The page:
Findings from PwC Survey on Corporate Board Effectiveness

In a joint survey conducted with the Conference Board, PwC surveyed about 550 public company C-Suite executives to gather their opinions on their boards of directors. The survey rated corporate boards on their interactions with management, expertise and performance, and a range of other topics that could be helpful to fund boards as they seek to improve their boardroom dynamics in the coming year. Overall, 60 percent of the executives surveyed gave their boards a rating of good or excellent on overall effectiveness. The survey found that 94 percent of executives said their boards understood the company’s strategy somewhat or very well and that 89 percent thought directors understood the company’s key business risks somewhat or very well. Executives also gave high marks to their boards’ expertise in the areas of finance and operations. However, C-Suite executives said boards could improve in several areas, including understanding the company’s crisis preparedness plan, directors’ preparedness for board meetings, and asking probing questions of management. Following are additional findings from the survey:

  • Eighty-two percent of executives thought at least one director on their board should be replaced, and 43 percent thought two or more directors should be replaced compared to 21 percent of directors.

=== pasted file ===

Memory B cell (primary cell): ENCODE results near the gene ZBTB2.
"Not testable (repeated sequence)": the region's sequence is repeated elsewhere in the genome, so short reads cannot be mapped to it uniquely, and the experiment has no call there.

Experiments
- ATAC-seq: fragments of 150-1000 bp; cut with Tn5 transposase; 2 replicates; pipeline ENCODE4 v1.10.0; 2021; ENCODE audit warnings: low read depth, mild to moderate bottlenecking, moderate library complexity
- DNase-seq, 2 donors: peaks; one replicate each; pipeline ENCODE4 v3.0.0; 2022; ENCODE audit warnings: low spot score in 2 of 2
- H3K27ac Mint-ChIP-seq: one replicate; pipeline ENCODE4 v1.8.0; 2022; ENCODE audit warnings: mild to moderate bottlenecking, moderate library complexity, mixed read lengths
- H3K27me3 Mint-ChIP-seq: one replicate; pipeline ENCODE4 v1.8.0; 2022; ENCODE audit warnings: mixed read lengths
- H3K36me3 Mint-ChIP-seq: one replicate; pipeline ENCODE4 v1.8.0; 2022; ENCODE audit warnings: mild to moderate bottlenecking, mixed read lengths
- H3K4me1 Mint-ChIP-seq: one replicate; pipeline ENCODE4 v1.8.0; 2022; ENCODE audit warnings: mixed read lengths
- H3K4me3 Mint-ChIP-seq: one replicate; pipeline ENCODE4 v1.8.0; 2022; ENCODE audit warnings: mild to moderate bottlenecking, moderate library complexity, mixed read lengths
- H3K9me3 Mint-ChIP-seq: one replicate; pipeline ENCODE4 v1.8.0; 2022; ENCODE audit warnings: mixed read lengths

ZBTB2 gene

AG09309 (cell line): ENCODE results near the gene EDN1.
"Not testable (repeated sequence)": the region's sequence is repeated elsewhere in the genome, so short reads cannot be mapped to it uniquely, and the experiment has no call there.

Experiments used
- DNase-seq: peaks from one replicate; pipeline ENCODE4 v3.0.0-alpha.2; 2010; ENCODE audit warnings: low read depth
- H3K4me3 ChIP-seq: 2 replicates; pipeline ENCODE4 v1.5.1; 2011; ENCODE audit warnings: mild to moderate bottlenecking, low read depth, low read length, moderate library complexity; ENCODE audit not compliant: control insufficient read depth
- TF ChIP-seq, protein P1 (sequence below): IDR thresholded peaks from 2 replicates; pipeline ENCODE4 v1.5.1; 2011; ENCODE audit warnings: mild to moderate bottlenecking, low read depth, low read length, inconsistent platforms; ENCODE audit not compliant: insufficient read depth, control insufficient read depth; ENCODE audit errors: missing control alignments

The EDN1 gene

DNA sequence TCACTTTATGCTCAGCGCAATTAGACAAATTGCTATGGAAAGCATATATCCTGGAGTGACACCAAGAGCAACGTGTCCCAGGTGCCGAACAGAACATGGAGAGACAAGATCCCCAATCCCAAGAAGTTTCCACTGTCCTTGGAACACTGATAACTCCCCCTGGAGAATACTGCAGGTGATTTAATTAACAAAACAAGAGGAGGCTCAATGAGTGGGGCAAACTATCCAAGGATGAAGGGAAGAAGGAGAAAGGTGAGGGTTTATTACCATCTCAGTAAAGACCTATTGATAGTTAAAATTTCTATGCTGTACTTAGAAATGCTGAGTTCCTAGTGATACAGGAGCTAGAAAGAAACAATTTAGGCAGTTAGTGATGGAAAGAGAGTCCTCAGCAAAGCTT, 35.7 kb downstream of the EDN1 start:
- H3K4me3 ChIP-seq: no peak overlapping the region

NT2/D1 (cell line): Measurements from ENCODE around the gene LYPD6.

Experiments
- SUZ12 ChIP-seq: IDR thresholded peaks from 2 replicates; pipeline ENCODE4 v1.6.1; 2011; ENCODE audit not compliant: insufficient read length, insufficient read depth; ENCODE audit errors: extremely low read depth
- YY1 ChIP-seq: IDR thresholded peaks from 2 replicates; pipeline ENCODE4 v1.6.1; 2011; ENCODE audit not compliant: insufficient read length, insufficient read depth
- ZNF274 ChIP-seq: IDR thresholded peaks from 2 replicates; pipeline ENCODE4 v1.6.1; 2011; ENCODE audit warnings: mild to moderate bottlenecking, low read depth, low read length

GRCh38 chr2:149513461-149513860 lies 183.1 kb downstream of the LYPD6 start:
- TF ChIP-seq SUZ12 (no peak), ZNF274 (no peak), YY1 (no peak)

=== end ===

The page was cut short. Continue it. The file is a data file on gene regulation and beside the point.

• Eighty-eight percent of executives thought board diversity brought unique perspectives to the boardroom, and 86 percent thought diversity enhanced board performance; 77 percent of executives thought board diversity enhanced company performance.
  • Forty-four percent of corporate executives surveyed said diminished capacity due to director age is an issue on their board while 38 percent of these executives say directors serve on too many boards. According to the report, executives in the financial services industry are more likely to point to director age and over-boarding as significant issues.
  • Crisis management and preparedness appeared to be an important area for management, with 48 percent of executives noting that directors needed to question and challenge management in this area.